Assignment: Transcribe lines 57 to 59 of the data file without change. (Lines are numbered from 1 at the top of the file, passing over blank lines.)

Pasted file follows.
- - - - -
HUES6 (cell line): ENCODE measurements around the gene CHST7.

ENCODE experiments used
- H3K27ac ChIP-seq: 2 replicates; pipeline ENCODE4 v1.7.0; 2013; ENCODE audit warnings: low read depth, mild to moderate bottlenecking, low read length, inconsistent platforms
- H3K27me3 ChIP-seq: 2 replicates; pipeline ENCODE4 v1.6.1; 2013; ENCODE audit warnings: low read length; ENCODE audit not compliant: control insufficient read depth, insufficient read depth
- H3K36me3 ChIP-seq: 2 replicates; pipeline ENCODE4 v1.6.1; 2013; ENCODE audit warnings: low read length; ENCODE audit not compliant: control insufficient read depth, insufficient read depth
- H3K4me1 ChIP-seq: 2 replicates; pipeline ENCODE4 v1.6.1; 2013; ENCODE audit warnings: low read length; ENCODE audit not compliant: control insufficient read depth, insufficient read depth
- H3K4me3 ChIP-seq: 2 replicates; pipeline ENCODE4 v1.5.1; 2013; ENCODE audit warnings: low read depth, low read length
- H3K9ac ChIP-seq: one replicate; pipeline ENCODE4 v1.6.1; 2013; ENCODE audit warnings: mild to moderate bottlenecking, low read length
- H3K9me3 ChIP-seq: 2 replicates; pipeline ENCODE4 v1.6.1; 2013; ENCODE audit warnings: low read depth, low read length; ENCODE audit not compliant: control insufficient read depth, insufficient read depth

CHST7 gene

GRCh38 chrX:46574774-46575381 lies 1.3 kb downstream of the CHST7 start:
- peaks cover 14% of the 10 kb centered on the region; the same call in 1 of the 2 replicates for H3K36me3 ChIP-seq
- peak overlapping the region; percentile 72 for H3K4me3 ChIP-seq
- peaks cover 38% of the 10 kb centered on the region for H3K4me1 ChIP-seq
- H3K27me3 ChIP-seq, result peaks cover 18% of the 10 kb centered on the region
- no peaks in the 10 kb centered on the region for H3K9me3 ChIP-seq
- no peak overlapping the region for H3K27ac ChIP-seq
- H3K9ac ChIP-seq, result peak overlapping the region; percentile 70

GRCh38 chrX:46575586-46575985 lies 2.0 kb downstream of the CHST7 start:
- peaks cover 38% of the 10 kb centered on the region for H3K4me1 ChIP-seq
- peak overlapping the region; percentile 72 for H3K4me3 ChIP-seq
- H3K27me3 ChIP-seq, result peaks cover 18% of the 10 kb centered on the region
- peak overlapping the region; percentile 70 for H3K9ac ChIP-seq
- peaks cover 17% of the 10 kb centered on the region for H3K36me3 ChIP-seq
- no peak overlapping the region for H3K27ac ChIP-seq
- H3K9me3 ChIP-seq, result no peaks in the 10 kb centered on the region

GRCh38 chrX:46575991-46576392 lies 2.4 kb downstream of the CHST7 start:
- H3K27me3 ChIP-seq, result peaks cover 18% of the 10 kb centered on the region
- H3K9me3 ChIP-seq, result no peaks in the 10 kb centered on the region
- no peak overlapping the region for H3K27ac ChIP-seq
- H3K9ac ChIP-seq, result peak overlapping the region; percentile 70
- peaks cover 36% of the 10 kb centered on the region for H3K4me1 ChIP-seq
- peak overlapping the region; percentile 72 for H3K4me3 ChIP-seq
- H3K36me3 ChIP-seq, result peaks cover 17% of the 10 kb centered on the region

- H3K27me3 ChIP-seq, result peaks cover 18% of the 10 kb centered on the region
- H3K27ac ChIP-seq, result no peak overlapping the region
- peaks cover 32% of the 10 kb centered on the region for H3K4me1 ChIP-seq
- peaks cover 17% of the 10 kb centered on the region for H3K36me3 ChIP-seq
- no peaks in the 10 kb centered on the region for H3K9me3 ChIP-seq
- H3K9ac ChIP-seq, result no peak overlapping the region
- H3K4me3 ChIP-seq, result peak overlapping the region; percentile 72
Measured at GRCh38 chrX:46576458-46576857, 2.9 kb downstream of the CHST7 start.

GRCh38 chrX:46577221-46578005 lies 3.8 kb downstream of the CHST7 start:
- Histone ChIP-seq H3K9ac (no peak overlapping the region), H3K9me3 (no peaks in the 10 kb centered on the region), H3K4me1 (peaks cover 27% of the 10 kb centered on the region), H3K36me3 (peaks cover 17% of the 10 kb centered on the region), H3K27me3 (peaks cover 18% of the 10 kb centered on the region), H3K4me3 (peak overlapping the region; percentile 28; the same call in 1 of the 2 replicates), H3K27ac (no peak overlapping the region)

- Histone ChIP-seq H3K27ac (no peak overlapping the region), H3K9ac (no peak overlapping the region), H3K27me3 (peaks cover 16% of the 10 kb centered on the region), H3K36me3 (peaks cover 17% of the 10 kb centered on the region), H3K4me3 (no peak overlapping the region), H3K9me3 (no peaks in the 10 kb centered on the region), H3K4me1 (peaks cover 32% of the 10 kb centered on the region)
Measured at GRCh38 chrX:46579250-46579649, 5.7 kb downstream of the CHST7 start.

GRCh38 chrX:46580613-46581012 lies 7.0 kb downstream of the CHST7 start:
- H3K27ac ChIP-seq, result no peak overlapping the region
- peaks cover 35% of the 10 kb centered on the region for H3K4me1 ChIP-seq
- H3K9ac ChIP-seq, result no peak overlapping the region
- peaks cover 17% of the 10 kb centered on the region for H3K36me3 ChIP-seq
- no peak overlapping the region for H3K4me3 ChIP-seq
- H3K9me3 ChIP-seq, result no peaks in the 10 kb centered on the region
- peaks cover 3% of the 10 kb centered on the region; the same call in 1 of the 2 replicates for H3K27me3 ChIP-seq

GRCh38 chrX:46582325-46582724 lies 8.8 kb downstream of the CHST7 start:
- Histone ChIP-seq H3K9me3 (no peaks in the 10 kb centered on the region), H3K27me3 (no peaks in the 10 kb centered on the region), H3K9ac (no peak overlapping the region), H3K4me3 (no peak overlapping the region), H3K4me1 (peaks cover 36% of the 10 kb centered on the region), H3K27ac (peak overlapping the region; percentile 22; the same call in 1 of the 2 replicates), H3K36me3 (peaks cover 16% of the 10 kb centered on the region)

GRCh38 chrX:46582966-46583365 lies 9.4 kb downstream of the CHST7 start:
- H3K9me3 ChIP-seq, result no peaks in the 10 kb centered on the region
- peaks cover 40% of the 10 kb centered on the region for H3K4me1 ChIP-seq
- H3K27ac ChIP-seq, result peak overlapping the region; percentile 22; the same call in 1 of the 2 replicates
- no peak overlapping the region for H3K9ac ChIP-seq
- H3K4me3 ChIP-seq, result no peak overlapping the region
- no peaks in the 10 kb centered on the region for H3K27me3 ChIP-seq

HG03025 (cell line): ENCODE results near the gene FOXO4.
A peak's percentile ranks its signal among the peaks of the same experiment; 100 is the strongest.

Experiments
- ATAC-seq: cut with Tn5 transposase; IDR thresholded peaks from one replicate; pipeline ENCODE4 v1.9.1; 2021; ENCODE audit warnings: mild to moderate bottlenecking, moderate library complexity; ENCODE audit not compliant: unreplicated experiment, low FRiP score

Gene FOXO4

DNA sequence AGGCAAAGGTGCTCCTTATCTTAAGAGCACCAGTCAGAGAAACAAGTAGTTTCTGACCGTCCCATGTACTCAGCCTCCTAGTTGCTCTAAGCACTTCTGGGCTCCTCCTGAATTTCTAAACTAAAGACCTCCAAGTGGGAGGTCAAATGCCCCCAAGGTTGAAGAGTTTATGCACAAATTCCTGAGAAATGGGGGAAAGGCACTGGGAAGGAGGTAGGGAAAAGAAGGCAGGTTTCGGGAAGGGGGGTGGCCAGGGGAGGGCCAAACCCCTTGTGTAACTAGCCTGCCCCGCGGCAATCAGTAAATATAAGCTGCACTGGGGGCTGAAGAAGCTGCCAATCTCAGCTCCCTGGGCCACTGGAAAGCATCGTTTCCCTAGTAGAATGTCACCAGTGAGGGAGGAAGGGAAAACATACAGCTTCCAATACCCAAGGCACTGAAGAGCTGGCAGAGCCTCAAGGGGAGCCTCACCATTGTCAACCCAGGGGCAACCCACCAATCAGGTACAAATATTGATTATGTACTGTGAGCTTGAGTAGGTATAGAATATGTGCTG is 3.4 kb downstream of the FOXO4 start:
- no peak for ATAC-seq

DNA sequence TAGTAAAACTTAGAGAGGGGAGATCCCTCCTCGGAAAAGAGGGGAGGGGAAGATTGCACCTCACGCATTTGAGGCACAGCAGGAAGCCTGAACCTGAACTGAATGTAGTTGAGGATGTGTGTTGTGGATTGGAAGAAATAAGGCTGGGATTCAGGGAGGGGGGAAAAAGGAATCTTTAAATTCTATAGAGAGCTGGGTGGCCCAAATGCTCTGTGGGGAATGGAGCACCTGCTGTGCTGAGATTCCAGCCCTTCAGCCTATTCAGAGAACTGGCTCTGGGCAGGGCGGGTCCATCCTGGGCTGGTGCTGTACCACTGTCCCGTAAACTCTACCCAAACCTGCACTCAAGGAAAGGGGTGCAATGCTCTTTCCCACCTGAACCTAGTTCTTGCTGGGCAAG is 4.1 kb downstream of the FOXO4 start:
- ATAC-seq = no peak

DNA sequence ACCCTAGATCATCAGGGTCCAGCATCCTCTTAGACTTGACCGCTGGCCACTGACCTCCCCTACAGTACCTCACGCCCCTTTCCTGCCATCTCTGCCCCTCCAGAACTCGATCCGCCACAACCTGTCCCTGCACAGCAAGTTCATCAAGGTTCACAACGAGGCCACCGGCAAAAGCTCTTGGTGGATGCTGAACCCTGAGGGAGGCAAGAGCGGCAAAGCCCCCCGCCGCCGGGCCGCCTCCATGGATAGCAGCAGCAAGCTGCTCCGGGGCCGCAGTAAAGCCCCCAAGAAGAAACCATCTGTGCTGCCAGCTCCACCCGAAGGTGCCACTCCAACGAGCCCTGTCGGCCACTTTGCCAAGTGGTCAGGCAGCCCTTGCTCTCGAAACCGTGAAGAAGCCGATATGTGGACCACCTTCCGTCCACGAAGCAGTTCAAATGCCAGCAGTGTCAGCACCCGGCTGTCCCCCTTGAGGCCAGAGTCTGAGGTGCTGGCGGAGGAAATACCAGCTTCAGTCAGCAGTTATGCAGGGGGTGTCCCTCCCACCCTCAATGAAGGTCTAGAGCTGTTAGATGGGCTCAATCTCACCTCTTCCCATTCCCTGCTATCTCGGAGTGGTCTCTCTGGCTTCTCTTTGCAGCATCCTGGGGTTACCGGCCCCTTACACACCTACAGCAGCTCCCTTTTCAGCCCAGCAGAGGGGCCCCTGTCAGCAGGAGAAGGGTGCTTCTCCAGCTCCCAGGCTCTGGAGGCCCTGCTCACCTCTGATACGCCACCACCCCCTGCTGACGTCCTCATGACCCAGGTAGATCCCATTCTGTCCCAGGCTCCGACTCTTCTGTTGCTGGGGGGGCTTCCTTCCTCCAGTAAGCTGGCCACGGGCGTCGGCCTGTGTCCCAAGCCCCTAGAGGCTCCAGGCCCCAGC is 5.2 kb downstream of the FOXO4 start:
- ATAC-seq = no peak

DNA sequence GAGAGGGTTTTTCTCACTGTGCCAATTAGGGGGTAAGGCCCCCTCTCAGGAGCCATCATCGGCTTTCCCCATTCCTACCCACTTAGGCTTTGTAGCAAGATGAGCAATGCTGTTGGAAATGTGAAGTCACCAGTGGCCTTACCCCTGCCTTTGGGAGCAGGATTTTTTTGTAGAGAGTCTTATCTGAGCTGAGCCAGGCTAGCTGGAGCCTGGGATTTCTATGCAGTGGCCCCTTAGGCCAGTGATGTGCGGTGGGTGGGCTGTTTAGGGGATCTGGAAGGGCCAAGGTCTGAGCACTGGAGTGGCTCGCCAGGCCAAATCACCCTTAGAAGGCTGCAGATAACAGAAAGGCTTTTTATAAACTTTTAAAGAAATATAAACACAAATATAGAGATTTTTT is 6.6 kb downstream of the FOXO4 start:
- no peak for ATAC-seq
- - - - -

GRCh38 chrX:46582966-46583365 lies 9.4 kb downstream of the CHST7 start:
- H3K9me3 ChIP-seq, result no peaks in the 10 kb centered on the region
- peaks cover 40% of the 10 kb centered on the region for H3K4me1 ChIP-seq